My fiancé has a drunkard, terrible ex. She sent me a screen shot of her phone saying he sent her a text but it’s not on his phone. He said he didn’t send it. The number at the top appears to be his in the screen shot. It is in the same texting flow as a conversation that had happened earlier. Is this possible? The screen shot shows it is part of the conversation. Not a standalone text.

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    Is what possible, that he did send it or that he didn't? Actually it doesn't matter, both are possible. However, given the universe of drunkards and caller ID fakers I'd say that it is much more likely than not that he did send it. Deleting a sent text is easy, so easy a cavema... I mean a drunkark could do it. – President James K. Polk Aug 6 '19 at 12:31
  • So you’re saying it would be much more likely he actually DID send it and deleted that part. – Rising Aug 6 '19 at 12:34
  • How would someone be able to fake something like that? – Rising Aug 6 '19 at 12:35
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    As far as the implied interpersonal part of this question, on who to trust... that might be good over on another stackexchange site... but it's plausible for either the image to be faked, or the text to be real, and doesn't take much skill for either possibility. – Ghedipunk Aug 6 '19 at 22:06

To echo James' response. It is entirely possible for someone to send you something for a number that doesn't belong to them. This will usually be criminals trying to get you to click a link and steal credentials. Whether this is likely will be dependant on the nature of the message received. If the message is generic and contains a link then sure it's a possibility.

If on the other hand the message is of a personal nature then the above is highly unlikely. It is far more likely to be a message that the originator is attempting to lie about sending. It takes 2 seconds to delete a single text message from a comment chain on a phone and requires zero skill. Without further information on the content of the message this is by far the most likely scenario.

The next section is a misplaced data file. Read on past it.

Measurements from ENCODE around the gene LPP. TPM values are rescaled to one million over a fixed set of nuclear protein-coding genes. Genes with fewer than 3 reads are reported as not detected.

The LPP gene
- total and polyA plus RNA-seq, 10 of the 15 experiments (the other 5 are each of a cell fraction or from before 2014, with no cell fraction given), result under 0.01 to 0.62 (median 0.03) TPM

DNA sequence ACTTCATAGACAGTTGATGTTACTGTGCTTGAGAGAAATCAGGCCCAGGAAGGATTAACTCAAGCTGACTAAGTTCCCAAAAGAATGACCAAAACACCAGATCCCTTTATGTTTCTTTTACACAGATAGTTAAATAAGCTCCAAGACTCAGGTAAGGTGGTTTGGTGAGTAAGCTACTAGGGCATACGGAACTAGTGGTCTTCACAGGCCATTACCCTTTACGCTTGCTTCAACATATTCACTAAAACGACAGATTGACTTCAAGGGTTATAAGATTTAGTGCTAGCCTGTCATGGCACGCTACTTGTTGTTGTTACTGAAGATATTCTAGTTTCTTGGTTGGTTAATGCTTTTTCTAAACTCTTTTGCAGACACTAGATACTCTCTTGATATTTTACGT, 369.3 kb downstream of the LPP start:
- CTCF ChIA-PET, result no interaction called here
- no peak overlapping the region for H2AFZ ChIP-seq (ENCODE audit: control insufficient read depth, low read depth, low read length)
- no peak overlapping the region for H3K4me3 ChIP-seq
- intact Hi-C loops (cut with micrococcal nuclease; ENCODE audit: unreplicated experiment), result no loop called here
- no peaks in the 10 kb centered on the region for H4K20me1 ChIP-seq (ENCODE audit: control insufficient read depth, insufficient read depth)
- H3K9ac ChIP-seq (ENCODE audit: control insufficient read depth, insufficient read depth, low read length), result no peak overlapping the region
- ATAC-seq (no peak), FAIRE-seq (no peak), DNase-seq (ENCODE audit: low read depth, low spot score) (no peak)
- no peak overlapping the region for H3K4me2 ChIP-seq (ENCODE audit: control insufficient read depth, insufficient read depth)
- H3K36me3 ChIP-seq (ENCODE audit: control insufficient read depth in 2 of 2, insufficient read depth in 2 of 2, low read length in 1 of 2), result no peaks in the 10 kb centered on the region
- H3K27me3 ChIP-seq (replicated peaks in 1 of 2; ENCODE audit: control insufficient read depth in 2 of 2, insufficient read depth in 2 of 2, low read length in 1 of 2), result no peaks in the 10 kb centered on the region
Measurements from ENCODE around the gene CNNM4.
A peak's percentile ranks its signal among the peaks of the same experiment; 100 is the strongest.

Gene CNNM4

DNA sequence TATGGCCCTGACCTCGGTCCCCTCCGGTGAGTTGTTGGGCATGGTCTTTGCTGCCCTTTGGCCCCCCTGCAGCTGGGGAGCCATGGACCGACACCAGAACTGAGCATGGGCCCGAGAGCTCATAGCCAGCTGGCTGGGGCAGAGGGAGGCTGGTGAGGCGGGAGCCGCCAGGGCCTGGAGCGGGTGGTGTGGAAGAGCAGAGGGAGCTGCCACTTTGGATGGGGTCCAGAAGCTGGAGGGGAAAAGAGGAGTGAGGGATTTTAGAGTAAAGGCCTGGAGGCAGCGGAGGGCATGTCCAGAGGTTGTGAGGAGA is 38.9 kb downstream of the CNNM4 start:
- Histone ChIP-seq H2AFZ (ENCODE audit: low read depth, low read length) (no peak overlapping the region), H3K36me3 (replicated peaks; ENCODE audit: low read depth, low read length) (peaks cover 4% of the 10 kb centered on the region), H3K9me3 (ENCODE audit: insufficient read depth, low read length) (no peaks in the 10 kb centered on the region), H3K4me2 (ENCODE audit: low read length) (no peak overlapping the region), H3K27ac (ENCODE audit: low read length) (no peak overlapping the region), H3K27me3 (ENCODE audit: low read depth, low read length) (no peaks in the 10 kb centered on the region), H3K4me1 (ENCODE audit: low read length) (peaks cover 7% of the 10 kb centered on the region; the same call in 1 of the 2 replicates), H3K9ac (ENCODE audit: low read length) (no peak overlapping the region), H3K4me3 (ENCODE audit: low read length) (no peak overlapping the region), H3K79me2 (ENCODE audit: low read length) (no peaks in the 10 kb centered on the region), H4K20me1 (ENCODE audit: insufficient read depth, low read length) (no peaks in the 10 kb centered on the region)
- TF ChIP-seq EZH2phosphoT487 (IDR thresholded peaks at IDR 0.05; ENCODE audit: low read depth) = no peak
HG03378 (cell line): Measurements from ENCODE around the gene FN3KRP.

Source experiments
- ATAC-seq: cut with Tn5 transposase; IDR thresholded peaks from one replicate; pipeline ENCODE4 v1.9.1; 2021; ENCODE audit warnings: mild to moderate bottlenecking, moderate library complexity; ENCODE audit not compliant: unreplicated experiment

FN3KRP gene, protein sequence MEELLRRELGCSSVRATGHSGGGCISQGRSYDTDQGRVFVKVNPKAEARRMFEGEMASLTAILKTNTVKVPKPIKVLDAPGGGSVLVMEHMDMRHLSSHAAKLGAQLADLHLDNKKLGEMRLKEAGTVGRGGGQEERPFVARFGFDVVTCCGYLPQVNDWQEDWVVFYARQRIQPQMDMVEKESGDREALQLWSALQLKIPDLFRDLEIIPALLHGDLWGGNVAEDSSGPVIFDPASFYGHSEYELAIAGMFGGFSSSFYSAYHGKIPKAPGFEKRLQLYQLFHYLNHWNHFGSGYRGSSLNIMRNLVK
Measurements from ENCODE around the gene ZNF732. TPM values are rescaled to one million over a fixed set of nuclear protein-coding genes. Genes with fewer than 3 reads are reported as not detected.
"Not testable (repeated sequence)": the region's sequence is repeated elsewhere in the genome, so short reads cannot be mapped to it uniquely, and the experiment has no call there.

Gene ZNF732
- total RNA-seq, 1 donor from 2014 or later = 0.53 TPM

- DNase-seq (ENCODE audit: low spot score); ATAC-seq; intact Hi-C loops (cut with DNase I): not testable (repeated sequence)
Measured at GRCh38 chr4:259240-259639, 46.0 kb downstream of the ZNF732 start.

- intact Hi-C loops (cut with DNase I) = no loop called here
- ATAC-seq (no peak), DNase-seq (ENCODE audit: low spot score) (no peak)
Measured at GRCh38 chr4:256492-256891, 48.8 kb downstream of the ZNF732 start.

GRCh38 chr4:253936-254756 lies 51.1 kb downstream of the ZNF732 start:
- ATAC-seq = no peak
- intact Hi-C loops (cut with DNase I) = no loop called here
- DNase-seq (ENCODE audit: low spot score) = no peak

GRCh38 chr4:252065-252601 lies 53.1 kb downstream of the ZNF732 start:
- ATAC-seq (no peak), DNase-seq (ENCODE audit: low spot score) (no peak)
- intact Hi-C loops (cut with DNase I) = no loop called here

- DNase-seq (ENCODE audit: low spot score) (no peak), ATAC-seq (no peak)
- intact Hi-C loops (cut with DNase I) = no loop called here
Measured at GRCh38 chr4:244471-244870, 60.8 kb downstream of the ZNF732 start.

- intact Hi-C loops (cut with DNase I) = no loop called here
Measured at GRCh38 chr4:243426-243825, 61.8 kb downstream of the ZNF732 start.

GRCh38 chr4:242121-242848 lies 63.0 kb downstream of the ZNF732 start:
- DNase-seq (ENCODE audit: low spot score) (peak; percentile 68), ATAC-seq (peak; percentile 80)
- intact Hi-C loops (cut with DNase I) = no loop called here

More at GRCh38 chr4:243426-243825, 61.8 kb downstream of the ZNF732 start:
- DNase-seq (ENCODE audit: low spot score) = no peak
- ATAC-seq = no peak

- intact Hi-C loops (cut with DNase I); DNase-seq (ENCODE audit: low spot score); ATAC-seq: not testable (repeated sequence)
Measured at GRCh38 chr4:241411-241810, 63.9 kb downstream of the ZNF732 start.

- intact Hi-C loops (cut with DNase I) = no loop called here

There is a third possibility that someone in the friendship group sent the malicious message but I wouldn't even beginning digging down that path unless there is an specific individual with a grudge that has advanced technical skills.

Finally, the screenshot itself could be faked. There are plenty of web-services that allow you to produce fake text message chains.

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  • If the sending phone does not allow deleting sent messages, the SIM card could have been swapped to a friend's phone to send the antagonistic message with what they think is plausible deniability. – Ghedipunk Aug 6 '19 at 21:54

A screenshot doesn't prove anything. At all. As long as you know how to use Paint you can modify anything you want.

So the screenshot could be fake.

Or he could indeed have sent that message and then deleted it.

Conclusion: you can't know based on just the information you currently have. You'll have to find more information:

  • If it was an actual text message (not an iMessage, WhatsApp, or whatnot...) and your fiancé's itemised billing includes the dates+times of all messages, then you could see if a text was sent at that time.

  • You could ask to see the ex's phone yourself. Though there are probably ways to fake the message anyway, depending on the type of message/app and the ex's savviness.

Or, you could just trust your fiancé and ignore all that.

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